Arts & Culture

Messages to Erwitt From Magnum Colleagues and Friends

Magnum friends and colleagues look back at the legendary photographer’s time and career at Magnum.

Elliott Erwitt and Henri Cartier-Bresson. New York, USA, 1959. © Marc Riboud / Magnum Photos

“It is hard to measure the impact that Elliott Erwitt has had on Magnum and the world of photography,” writes Cristina de Middel, president of Magnum Photos. “His images have helped build our general understanding of who we are as a society and as humans, and have inspired generations of photographers despite the changes in the industry and trends.”

“Elliott was part of Magnum for 70 of the 76 years of our existence as a cooperative and agency,” she continues. “His work and archive are a fundamental part of our DNA and mission.”

Following the news of his passing on November 29, colleagues and friends of Erwitt were quick to send messages and memories of their time with the photographer. Below is a selection of these messages, paying tribute to the long-time Magnum member and one of the greats in the history of photography.

Inge Morath and Elliott Erwitt. New York, USA, 1950. © Eve Arnold / Magnum Photos

David Hurn

“Elliot represented everything that was good about Magnum. Family, honesty, generosity, and a wonderful photographer. So many memories from him staying with me in Bayswater, and so many good memories from me staying with him in New York. I will miss him so much.”

Elliott Erwitt and Burt Glinn. New York, 1966. © Marilyn Silverstone / Magnum Photos

Elena Glinn

“When Burt and I married at our Central Park West apartment on March 14, 1981, our best man was Elliott. Elliott and his wife Susan Ringo gave us a Rehearsal Dinner the night before with lobster and champagne and told guests ‘bring something to rehearse.’  Elliott was also our wedding photographer.

“He jumped out and captured the moment and then jumped back in. And he and Burt looked marvelous indeed. 

“My mother participated in the ceremony and my BFF since we were 15, Rima, was my Best Woman standing up for me and helping my mother to stand up. The photos were so great that the New York Times heard about it and used the wedding and photos in their Sunday HOME section two weeks later.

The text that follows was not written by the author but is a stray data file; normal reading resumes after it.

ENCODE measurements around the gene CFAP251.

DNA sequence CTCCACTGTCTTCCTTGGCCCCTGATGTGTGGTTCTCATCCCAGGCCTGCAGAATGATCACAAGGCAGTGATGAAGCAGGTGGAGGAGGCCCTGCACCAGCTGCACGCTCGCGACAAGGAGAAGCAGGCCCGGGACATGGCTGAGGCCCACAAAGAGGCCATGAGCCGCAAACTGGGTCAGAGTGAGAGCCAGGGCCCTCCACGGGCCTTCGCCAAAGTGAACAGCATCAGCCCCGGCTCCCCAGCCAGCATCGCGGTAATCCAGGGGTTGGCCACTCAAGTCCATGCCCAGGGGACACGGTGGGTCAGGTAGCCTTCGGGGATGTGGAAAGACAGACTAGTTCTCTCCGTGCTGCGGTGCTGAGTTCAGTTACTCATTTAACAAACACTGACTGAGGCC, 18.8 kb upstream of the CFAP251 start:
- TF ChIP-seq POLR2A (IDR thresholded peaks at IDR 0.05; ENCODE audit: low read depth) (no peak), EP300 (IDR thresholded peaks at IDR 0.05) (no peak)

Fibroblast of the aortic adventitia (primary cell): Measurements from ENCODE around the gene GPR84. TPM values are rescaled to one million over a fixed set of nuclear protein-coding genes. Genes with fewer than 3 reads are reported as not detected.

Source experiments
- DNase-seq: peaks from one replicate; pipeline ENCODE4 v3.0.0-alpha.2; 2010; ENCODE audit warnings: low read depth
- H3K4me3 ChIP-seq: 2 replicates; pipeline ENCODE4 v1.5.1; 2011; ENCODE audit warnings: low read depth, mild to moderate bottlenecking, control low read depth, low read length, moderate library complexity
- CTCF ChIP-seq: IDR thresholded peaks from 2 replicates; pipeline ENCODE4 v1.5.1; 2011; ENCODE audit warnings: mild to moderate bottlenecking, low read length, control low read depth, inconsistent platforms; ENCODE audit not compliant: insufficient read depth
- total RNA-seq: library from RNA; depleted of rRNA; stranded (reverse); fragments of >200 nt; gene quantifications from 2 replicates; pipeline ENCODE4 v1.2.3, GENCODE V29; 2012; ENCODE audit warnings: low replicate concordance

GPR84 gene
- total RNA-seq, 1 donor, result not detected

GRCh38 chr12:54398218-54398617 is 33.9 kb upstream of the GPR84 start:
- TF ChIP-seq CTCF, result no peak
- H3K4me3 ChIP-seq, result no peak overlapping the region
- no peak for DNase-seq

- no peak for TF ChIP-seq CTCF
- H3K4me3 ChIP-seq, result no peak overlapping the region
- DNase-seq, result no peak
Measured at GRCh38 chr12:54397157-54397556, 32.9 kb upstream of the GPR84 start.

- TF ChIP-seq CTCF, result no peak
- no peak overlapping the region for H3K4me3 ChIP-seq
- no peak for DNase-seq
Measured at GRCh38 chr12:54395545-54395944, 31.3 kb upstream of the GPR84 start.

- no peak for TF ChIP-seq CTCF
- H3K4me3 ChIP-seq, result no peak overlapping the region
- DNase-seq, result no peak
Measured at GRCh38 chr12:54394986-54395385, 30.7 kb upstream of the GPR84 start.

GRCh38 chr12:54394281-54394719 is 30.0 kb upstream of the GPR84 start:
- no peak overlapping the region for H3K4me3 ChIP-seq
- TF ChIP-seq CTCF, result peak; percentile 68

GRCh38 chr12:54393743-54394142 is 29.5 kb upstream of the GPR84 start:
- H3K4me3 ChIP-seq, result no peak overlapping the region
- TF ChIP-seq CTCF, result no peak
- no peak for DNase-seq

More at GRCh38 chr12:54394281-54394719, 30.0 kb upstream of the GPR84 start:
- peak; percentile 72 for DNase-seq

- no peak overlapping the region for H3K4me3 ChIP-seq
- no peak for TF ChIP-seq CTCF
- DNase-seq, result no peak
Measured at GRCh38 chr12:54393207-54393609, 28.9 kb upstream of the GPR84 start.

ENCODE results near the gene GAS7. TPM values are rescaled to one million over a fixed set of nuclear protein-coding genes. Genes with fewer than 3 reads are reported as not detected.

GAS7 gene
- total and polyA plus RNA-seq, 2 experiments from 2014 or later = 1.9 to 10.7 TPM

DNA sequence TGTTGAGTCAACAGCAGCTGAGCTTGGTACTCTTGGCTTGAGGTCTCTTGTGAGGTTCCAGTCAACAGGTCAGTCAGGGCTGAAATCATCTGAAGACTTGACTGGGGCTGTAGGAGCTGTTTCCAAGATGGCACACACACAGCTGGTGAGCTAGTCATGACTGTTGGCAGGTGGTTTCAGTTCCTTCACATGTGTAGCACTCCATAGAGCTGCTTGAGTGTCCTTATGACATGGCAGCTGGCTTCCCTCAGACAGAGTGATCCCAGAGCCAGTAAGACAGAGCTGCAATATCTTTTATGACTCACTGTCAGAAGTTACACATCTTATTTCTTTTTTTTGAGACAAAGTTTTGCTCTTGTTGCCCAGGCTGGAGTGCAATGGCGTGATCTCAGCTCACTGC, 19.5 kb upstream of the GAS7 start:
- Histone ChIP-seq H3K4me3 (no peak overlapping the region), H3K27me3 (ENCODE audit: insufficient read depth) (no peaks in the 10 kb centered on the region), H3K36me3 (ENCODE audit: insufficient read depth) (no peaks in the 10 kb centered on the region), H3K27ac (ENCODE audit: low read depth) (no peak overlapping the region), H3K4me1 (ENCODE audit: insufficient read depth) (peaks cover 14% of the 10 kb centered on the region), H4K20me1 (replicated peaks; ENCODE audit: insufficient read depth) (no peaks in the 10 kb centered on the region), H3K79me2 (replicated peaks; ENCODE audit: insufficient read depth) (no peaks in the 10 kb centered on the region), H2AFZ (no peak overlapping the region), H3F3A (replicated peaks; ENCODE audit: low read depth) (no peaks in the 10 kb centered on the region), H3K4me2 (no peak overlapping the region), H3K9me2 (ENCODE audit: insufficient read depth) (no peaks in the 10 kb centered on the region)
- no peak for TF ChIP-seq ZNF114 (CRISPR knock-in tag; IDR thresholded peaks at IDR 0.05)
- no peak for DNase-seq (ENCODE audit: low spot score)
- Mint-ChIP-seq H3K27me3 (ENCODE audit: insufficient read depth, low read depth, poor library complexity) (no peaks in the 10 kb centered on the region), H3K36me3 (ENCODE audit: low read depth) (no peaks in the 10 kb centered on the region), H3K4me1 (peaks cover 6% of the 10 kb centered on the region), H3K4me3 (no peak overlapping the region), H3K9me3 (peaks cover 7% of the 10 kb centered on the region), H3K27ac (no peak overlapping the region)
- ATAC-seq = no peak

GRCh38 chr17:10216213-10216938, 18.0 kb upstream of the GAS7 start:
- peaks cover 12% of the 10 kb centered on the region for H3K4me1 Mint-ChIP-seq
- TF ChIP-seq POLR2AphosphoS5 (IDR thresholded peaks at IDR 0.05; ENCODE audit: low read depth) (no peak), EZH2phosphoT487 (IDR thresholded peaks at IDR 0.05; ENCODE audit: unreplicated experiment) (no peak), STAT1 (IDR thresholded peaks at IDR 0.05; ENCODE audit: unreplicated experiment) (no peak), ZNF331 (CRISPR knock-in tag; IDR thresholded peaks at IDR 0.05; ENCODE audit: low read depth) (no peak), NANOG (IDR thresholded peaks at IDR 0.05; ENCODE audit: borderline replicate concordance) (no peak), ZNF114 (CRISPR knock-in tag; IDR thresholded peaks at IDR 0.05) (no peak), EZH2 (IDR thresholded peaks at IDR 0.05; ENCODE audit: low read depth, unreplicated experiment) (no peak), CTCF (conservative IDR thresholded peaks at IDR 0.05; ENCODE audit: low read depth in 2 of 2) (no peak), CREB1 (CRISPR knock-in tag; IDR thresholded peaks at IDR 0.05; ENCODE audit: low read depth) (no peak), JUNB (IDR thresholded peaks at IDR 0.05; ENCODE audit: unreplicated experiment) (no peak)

“Elliott did indeed speak English, French, Italian and Russian, and as Burt liked to say ‘Elliott was terce in four different languages.’ 

“At a cocktail party one night a guest asked Elliott what he thought of photography as a ‘fine art.’  Elliott replied with his smirky grin,  ‘Fine by me!’

 “What will the world be like without his minimal bon mots? Certainly not as funny… but we do have his snaps! Thank you dear Elliott for your many decisive moments. 

“We miss you already.  And love you so much.”

Ferdinando Scianna and Elliott Erwitt. © Patrick Zachmann / Magnum Photos

Ferdinando Scianna

“Great man, great friend, a giant of photography.”

Magnum Photos Meeting. From left to right. Foreground: Inge Bondi, John Morris, Barbara Miller, Cornell Capa, Rene Burri, Erich Lessing. Middle: Michel Chevalier. Background: Elliott Erwitt, Henri (...)

Susan Meiselas

“Elliott had a brilliant eye and mind, creating iconic images whether on the street or a movie set. He was also enormously generous within the family of Magnum. Together with Robert Capa, they fought for the protection of copyright for all photographers. This to me is his greatest legacy.”

From left to right: Josef Koudelka, Dennis Stock, Elliott Erwitt and Henri Cartier-Bresson. Paris, June 1982. © Guy le Querrec / Magnum Photos

Guy le Querrec 

“Humor has taken a heavy toll. The dogs are in mourning and so are we! And meanwhile, the war goes on and on, as if nothing had happened … “

David Hurn, Constantine Manos, Elliott Erwitt, Richard Kalvar, Paul Fusco and Sebastio Salgado. New York, USA, 1989. © Peter Marlow / Magnum Photos

Ian Berry 

“Hard to accept the loss of Elliott, one of the last great Magnum photographers. When I first joined Magnum as a green junior, I asked each of the members what they could advise as a new member. Had lots of good advice as to where to eat etc, but from Elliott, I got after much thought, ‘Never give up your copyright.’ the best advice I’ve ever had from Magnum and with me to this day. Condolences to the family.”

Inge Morath, Marc Riboud, and Elliott Erwitt. Paris, France, 1957. © Inge Morath / Magnum Photos

Catherine Riboud 

“Elliott was totally UNIQUE! Unique by his incredible visual talent; by his capacity to be so funny and also serious and profound; so joyful and yet sometimes even sad and melancholic.